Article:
There is no doubt that fame has engulfed many to the point that it seems to have consumed them, and it should not be surprising when we consider that scripture tells us that “the wicked are like the troubled sea, when it cannot rest” (Isa 57:20). Even if we end up with all that we dreamed of in this world, unless Christ is our treasure we will not find the rest that seems to be eluding us (Matt. 16:26). In fact, we often impale ourselves with many troubles as we pursue it (1 Tim 6:10).

There is a restlessness in the human heart as Augustine pointed out when he said, “Our hearts are restless until they find their rest in thee.” This restlessness comes from the fact that there is a knowledge of God written on our hearts, and in our sinfulness we want nothing to do with it (Rom. 1:18-20). It is from this point that our pursuits for peace take us everywhere except the one place we would be able to find it.

In our sinfulness we reject God, knowing that we have violated his ways (Rom 1:32), and to cover up that knowledge, we tend to work even harder to find things that can distract us from that truth. In it we tend to go further and further down a path of vanity, for all is vanity apart from Christ (Ecc. 1:2).

From here we create our own standards of what we think a good person ought to be, but even by our own standards we fail to measure up. Only by deceiving ourselves are we able maintain any level of respectability and righteousness. Often during these pursuits, we find ourselves engaging in all kinds of aberrant behavior simply trying to measure up to our own standards. In it, we are clinging to our own righteousness in order to appease the God we know is there. For many, even in their suppression of the truth, will create a God to their liking and will try to appease him (Rom 1:23), but the God of scripture tells us that all our righteousness is like filthy rags, and he wants nothing to do it them (Isa. 64:6). But, praise God, He then goes on to tell us of the remedy that he has offered in Christ Jesus for all of us have sinned and fallen short of the Glory of God (Rom. 3:23) . You see, God the Father sent his son to die upon the cross to bear the punishment for all who will believe in Him (John 3:16) in order to bring us into a right relationship with Him and give us the peace we are seeking.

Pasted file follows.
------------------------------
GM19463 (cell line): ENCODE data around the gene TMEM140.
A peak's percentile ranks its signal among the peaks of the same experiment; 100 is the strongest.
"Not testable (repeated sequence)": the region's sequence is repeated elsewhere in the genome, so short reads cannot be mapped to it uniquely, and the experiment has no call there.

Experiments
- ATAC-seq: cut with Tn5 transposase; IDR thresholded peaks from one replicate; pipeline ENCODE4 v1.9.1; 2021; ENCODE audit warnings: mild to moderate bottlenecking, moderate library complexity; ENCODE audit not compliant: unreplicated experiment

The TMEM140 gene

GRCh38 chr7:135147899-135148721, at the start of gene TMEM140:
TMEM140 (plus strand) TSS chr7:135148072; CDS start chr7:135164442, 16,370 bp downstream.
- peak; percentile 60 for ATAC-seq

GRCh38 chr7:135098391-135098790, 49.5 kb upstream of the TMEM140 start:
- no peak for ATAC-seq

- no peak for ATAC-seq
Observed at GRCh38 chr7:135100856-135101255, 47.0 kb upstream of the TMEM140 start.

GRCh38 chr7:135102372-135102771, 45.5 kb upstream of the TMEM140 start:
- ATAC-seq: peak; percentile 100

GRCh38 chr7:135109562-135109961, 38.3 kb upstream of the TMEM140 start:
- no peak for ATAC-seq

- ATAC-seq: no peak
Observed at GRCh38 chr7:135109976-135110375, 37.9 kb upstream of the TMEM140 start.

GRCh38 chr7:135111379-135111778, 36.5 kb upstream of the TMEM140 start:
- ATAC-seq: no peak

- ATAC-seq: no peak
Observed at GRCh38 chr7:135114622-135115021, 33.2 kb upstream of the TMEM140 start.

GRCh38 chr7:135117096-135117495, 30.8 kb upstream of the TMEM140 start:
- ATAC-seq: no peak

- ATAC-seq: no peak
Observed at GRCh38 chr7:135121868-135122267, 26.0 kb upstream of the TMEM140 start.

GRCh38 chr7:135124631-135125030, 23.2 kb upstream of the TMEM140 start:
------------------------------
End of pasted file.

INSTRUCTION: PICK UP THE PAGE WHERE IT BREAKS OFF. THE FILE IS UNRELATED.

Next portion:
As was mentioned before, it is appointed once for a man to die then the judgment, but the only way anyone will be able to stand in the judgment is if they are in Christ, because he is the only one who has lived a truly righteous life and paid the penalty for our sins (Acts 4:12), and if we are not in Christ we will have to pay our own penalty for sins. This truth applies to all men and women, whether rich or poor, famous or unknown, loved by the world or not.

To paraphrase John Donne, when we hear that someone has died and we wonder for whom the bell tolls, there is a sense in which it will always be tolling for us. It is a constant reminder of our own frailty, telling us to be cognizant of our own end, and to ponder what awaits us afterward, and whether or not we are living life the way it should be lived; to the glory of God (Psalm 39:4).

God Bless,

Doug Eaton

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The God of All Comfort

God is the God of all comfort as 2 Corinthians tells us, but what does that mean and what are we to do with that comfort once we have received it?

God Bless,


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The Most Generally Prevailing and Ensnaring Sin - John Newton

(From the Letter of John Newton)